I’ve no idea how much the “rebranding” cost. But the firm isn’t meeting minimum expectations on this. Maybe some of the budget should have gone on the phone system and making sure staff understand the significance of responding.
As I sometimes say –could this be happening in your firm? And if so, how much business might you be losing?
One theme has been increasingly visible in some of the recent in-depth client feedback interviews we’ve done for firms. It’s connected to “commerciality” but it’s more profound than that.
It’s not “technical expertise”, and actually it’s not a client servicing issue either.
What it is, is about understanding the context in which the client works in. Their operating pressures, the environment in the sector they work in, and the types and demands of the different (external) stakeholders they work with.
Some clients have told us that understanding this enables the firm to be realistic, pragmatic, and to drive strategic value and the “right” result. Otherwise the firm can deliver something that looks great on paper but – crucially – that they don’t much benefit from in the real world.
Fee earner/professional advisor performance is hugely variable on this – but it doesn’t have to be.
We’re seeing signs that some firms, and in particular law firms, are moving away from thinking about differentiation as being “lets change our logo and the colours on our website”.
A mystery shopping exercise we recently performed across a small set of firms showed that:
- Two firms had genuinely determined an “offer” which was distinctive and provided something materially different to competing firms
- One firm talked about undertaking work in a different way, but it appeared “skin deep” as lawyers could not articulate how they did this
- For one firm, there was a huge gap between what it said it was like, and the experience of a prospective client in dealing with them.There was a gulf between the “verbiage” in brochures and the website, and the reality. It was also a matter of chance as to whether the enquirer was put through to the right person.
What do you think your firm would look like to a prospective client?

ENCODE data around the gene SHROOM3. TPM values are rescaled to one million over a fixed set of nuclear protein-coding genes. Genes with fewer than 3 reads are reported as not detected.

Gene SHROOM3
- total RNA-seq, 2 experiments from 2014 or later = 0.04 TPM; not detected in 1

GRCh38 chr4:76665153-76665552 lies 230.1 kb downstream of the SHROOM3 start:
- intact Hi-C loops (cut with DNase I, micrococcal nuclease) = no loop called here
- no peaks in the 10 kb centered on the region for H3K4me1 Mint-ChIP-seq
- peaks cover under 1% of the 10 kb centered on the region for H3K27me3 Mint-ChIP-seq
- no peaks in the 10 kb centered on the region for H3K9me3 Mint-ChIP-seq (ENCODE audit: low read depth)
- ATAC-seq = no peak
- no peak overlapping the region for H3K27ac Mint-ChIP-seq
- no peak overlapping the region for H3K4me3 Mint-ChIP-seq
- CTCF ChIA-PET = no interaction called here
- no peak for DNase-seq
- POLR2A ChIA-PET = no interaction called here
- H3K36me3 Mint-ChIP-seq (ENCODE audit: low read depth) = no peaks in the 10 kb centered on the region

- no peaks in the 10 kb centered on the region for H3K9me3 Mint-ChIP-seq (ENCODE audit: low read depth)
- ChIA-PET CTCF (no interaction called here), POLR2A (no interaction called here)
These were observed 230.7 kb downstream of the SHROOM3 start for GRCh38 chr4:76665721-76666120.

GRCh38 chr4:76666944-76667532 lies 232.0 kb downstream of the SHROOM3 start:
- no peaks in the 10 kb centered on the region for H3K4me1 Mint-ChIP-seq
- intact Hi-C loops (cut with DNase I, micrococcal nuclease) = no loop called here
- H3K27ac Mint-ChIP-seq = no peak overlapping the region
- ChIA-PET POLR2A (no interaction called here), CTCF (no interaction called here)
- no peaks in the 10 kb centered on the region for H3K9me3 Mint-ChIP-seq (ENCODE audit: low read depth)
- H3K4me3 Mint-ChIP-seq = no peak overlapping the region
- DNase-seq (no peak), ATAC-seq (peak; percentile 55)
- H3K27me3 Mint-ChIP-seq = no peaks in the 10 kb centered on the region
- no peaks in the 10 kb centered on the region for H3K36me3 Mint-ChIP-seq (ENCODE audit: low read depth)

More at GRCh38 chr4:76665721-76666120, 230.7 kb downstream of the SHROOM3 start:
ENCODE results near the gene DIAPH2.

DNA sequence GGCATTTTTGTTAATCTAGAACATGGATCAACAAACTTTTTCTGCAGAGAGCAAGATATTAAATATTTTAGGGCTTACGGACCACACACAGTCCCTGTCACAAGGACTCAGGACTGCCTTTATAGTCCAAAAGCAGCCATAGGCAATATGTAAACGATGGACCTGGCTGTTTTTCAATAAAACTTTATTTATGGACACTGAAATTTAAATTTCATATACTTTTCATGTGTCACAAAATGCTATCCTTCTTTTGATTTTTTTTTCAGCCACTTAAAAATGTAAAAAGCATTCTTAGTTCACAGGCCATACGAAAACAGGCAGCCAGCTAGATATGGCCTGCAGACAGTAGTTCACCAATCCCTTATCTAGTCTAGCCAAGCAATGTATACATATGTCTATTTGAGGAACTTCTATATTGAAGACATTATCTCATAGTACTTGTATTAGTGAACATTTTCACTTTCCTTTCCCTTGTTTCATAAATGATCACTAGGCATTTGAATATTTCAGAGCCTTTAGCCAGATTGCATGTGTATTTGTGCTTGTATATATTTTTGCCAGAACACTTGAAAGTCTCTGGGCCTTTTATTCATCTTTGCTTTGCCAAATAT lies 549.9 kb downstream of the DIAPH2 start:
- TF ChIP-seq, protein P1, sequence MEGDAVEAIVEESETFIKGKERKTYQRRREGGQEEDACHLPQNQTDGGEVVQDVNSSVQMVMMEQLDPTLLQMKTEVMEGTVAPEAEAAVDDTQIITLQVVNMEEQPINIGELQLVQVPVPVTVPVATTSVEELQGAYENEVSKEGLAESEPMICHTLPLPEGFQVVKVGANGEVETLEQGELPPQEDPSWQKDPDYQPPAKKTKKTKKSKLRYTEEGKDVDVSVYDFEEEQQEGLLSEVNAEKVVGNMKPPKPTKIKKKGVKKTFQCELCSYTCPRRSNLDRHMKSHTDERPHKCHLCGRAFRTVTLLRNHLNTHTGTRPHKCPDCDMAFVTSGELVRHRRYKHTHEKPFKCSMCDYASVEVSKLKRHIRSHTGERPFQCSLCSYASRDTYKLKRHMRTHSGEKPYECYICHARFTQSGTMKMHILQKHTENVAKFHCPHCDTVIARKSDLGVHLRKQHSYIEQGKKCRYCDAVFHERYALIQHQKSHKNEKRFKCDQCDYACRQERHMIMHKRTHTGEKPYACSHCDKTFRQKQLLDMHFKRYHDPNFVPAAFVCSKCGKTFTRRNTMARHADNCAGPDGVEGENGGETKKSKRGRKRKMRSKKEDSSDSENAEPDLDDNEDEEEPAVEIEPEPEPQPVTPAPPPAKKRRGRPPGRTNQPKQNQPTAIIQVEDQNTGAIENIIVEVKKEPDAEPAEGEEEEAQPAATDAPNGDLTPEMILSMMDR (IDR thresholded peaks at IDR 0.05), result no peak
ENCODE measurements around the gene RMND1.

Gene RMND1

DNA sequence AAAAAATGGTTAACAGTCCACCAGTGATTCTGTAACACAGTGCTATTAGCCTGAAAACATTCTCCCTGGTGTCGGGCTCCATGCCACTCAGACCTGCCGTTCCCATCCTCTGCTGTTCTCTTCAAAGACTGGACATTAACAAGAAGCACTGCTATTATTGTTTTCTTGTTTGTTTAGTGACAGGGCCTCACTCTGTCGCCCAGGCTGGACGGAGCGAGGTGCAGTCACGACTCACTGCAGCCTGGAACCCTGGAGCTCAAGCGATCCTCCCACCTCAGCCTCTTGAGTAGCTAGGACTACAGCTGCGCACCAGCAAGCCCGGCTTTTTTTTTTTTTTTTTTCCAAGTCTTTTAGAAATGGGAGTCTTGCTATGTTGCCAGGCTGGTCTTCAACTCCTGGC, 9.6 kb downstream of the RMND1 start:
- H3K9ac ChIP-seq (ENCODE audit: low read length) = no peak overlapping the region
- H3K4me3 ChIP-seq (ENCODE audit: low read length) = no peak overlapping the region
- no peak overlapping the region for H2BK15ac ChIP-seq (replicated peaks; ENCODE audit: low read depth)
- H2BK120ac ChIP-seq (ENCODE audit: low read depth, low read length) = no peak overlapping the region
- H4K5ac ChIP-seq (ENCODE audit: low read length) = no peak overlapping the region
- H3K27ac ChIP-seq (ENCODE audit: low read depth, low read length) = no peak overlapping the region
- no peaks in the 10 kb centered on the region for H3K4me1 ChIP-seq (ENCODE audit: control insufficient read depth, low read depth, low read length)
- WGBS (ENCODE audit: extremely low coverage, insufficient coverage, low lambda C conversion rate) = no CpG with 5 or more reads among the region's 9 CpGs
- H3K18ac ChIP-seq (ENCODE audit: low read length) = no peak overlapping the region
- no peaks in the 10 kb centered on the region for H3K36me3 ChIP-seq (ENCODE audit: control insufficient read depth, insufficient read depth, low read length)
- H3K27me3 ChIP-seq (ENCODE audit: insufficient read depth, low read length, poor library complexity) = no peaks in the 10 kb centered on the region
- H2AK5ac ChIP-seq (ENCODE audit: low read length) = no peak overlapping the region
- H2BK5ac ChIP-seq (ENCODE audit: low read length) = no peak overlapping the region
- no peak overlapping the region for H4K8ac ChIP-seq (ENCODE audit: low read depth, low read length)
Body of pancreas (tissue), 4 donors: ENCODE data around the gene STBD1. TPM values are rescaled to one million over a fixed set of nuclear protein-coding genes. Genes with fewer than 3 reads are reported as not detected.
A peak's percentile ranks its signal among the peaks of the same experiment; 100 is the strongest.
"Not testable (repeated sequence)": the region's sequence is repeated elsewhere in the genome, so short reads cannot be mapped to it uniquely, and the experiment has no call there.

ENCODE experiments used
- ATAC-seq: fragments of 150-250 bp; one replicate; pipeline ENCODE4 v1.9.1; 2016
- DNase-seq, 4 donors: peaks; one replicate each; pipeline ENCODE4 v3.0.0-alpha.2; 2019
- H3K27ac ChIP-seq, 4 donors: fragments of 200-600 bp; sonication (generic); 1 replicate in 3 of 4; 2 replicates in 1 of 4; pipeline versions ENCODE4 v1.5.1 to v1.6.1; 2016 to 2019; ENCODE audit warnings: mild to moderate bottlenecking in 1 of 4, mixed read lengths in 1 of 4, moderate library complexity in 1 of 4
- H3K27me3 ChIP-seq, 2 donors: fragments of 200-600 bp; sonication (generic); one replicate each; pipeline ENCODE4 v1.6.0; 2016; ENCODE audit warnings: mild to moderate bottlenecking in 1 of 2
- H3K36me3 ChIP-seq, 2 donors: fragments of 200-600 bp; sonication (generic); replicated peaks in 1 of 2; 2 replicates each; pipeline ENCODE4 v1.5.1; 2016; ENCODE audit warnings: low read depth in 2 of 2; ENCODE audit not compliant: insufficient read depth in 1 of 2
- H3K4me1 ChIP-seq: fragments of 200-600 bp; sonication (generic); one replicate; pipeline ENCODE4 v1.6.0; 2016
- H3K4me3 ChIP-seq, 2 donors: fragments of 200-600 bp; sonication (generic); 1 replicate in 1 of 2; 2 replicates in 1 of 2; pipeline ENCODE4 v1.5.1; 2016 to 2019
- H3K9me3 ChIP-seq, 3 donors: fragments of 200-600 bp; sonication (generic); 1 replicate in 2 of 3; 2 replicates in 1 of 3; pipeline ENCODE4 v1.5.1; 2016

Do you know how your proposition stacks up?
Most client feedback exercises get feedback about how the firm performs. Better ones also identify what factors have the greatest impact on the client’s continued use of the firm.
But few – still – use the opportunity created by the process to get vital insight into the events and commercial issues seen as most likely by their clients. Knowing this can not only alert you to opportunities with specific clients but also help ensure all your marketing and communications investments of time and money – including events, articles, and social media content – are focused on the issues of most relevance to your clients and prospects. Take a look at this example
It may not be the first source of theory or advice many people look for, but there was a recent article about how the Sky cycling team took a disappointing 2104 Tour de France and questioned a variety of things which ultimately led to their success this year.
The general manager, Dave Brailsford, talks in this article about the desire to not accept “its OK” and the process to build much better performance from the team. You don’t need to be a lycra wearing weekend warrior to be able to consider the points and perhaps apply some of the thinking.
Cross-selling, or as I prefer it to be terms, co-operative selling or successfully extending relationships with clients, requires a number of things to be in place. Fee earners need to be able to answer 5 questions with a “yes”. The link here to the Co-operative selling image shows you what these questions are.